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'Am I Here?'

by Joshua Luke Johnson 2 years ago in humanity · updated 11 months ago
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Vocal's head of Content Moderation reflects on a varied and heartfelt year of storytelling.

Photo by Mitchell Orr on Unsplash

As Senior Content Manager and de facto head of Content Moderation at Vocal, I read a lot of stories.

I read a lot, because I have to. We are a platform that fights back against hate speech and misinformation by employing a powerful army of human moderators. Every story is read by me or someone on my team before it goes live, to ensure that it does not contain:

  • threats
  • offensive slurs
  • gratuitous violence
  • dangerous conspiracies
  • implicating personal beliefs about race, religion, etc.

If you want to learn more about our moderation processes, my manager wrote a great resource explaining how and why our team works tirelessly to protect your voice and your brand on Vocal.

So, how many stories did I read this year?

It's hard to say exactly how many of your stories landed in my personal queue. Vocal has grown exponentially over the last few months. Our parent company, Creatd, uplisted to the Nasdaq in September. We have also fostered a talented, recurrent community around our weekly and monthly Challenges.

Thanks to these and other developments, our daily submission numbers have doubled, even tripled since March. Remember that opening scene in "Parasite" when water was flooding into the living room? It wasn't an onslaught fast or furious enough to warrant panic, but everyone in the house knew that something had to be done, and soon. That's how I felt in August.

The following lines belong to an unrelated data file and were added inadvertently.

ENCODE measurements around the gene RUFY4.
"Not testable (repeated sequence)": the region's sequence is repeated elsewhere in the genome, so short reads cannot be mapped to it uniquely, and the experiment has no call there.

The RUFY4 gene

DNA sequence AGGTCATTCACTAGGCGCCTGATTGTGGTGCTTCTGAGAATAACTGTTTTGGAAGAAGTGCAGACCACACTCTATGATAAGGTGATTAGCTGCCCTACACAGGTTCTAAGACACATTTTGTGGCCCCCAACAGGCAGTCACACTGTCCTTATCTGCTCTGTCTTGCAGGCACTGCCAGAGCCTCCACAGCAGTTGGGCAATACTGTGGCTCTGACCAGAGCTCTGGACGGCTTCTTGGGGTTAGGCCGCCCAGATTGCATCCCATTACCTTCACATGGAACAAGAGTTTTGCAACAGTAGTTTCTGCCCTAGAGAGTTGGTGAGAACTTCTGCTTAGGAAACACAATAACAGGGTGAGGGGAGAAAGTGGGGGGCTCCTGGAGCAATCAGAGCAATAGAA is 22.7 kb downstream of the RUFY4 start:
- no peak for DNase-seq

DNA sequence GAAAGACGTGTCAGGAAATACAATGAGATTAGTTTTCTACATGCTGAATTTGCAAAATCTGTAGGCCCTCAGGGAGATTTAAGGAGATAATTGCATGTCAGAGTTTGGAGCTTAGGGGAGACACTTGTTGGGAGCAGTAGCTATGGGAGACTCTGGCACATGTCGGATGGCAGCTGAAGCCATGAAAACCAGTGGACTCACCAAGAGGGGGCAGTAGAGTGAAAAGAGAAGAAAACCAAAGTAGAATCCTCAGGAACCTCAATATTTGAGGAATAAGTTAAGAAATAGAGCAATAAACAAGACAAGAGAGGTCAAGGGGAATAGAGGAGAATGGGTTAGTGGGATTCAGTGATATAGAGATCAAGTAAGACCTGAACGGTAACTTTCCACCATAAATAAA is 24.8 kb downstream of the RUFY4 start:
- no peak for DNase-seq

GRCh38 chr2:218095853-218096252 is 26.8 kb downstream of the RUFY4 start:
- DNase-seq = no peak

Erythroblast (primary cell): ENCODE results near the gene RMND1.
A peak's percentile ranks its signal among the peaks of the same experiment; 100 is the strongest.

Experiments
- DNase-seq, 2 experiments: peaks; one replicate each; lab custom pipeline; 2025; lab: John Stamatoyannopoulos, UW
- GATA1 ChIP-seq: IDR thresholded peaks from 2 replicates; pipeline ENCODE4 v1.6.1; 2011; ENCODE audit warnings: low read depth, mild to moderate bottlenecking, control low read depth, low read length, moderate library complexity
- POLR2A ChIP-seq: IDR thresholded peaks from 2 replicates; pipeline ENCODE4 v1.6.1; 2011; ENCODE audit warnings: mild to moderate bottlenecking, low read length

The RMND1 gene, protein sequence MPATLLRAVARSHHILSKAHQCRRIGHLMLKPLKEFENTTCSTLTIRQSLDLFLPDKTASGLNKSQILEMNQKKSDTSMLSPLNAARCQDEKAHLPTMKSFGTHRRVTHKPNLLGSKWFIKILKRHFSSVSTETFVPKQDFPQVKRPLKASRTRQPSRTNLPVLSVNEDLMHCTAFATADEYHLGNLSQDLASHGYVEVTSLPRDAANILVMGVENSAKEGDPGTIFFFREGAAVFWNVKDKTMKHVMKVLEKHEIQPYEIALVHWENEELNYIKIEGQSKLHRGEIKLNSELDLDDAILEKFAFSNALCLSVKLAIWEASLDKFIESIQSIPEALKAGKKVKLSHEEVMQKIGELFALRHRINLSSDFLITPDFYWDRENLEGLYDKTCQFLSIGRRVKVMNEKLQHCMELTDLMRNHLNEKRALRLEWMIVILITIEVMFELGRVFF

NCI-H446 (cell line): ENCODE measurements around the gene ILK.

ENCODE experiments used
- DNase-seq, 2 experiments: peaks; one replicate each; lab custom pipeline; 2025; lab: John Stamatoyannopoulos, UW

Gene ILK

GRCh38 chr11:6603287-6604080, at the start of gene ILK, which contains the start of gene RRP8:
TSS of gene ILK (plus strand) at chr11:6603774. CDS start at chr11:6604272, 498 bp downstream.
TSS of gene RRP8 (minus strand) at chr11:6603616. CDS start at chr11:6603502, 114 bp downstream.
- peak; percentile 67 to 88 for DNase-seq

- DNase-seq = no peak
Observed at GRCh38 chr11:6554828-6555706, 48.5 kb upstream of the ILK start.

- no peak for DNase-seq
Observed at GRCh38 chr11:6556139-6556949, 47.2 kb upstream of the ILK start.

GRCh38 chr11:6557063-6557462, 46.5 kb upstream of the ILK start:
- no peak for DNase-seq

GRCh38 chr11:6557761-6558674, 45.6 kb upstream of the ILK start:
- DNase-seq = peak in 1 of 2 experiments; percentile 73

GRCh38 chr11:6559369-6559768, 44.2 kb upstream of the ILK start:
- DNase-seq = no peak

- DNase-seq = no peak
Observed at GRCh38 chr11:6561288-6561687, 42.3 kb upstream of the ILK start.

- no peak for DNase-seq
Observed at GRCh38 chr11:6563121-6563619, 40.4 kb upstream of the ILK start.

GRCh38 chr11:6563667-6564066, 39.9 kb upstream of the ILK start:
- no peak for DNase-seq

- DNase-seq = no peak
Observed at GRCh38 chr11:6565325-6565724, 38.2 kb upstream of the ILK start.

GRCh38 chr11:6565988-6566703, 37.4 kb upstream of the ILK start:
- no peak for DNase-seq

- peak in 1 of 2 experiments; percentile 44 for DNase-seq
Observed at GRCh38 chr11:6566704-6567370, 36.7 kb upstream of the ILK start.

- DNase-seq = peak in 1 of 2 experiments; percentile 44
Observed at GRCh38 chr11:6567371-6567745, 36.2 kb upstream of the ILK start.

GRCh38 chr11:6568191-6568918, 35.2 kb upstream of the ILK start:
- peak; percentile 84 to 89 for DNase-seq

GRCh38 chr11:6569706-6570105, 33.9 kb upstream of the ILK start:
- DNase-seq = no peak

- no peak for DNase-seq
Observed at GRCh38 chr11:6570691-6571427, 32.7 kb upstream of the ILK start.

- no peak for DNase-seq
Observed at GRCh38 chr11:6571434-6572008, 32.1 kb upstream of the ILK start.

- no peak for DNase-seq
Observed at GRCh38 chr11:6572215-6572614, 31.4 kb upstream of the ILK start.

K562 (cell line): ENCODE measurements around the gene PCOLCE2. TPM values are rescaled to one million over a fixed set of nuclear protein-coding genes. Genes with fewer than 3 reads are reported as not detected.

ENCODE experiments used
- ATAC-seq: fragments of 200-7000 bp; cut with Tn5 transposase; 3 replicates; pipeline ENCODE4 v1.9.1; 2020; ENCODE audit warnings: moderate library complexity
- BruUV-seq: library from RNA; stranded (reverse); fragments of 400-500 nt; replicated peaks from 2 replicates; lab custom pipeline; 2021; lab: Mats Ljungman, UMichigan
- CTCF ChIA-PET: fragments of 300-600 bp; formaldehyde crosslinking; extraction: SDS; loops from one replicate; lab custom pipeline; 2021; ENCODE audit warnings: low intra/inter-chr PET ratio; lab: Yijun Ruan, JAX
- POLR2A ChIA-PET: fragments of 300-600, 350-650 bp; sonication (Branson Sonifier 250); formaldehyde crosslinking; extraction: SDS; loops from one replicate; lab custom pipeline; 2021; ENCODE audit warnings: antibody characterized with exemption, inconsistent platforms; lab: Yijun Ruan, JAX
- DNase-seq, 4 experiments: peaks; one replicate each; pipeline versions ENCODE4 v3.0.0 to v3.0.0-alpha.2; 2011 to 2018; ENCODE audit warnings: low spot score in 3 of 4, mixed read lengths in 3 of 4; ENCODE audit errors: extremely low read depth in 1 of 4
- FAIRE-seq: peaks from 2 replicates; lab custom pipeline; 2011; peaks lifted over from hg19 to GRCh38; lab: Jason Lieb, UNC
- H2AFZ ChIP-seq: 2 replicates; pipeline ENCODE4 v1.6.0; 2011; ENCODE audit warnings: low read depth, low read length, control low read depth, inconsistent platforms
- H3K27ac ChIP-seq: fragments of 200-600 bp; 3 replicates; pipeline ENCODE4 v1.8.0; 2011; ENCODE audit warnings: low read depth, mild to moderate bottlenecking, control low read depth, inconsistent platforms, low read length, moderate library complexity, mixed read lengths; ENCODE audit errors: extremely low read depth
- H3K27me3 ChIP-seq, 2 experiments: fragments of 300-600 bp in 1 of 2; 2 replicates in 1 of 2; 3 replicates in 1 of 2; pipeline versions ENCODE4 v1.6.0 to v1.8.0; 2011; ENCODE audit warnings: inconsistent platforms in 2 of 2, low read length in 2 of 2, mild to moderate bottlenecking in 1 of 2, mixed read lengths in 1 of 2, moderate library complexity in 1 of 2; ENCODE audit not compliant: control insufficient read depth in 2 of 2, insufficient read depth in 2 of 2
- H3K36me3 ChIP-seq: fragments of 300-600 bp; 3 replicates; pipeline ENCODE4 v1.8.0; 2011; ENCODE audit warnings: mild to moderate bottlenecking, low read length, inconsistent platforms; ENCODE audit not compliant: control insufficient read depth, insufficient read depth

Of course this is hyperbolic; I was not smoking a cigarette on the toilet in despair over rising submission numbers. As the voices on Vocal have multiplied, our staff has grown, and we couldn't be more excited.

I'm stalling, I apologize. Let's get back to the question.

How many stories did I read this year?

Around 35,000.

Yes, that's correct. 35,000 stories. 35K. 3.5X10^4. However you want to denote it, that's my number. Of course I don't remember all of them. In fact, I don't remember most of them. Heck, I won't even flatter myself and say that I remember a lot of them.

I do remember the creators behind the stories. Every day I scavenge for stories by the writers who impact me the most: every installment of the Filmmaker's Guide by Annie Kapur; every thoughtful take on life in New York City from Christian Johnson; of course, every story by the incomparable Kathryn Milewski.

I remember our creators, and I remember their best stories, as well as a few random ones. I weirdly remember learning about every kind of salt. I remember how much Michael Martinek hates D*sani water. How could I forget Katherine Carnes Coleman and her fearsomely cute miniature dragon, Smaug? In a year of civil unrest, I remember Muse.Monkey's portrait of humanity in Tompkins Park following the first Coronavirus shutdown:

The gentle afternoon breeze carried the silent buzz of gratefulness and good weed, and even without the contact high, you could feel everyone's gratitude to be alive.

This must have been what Woodstock was like.

Still, 35,000 stories is just too many to remember, even for a memory champ. What's the name of that guy who won the Guinness World Record for memorization? I remember watching a video on YouTube a couple years ago. Challenged on live television by Regis Philbin to memorize the random orders of ten decks of cards, this wunderkind from Canada never missed a beat.

I daresay the fact that I can't remember the name of the man who holds the world record for remembering things is... well, unfortunately, it's fitting.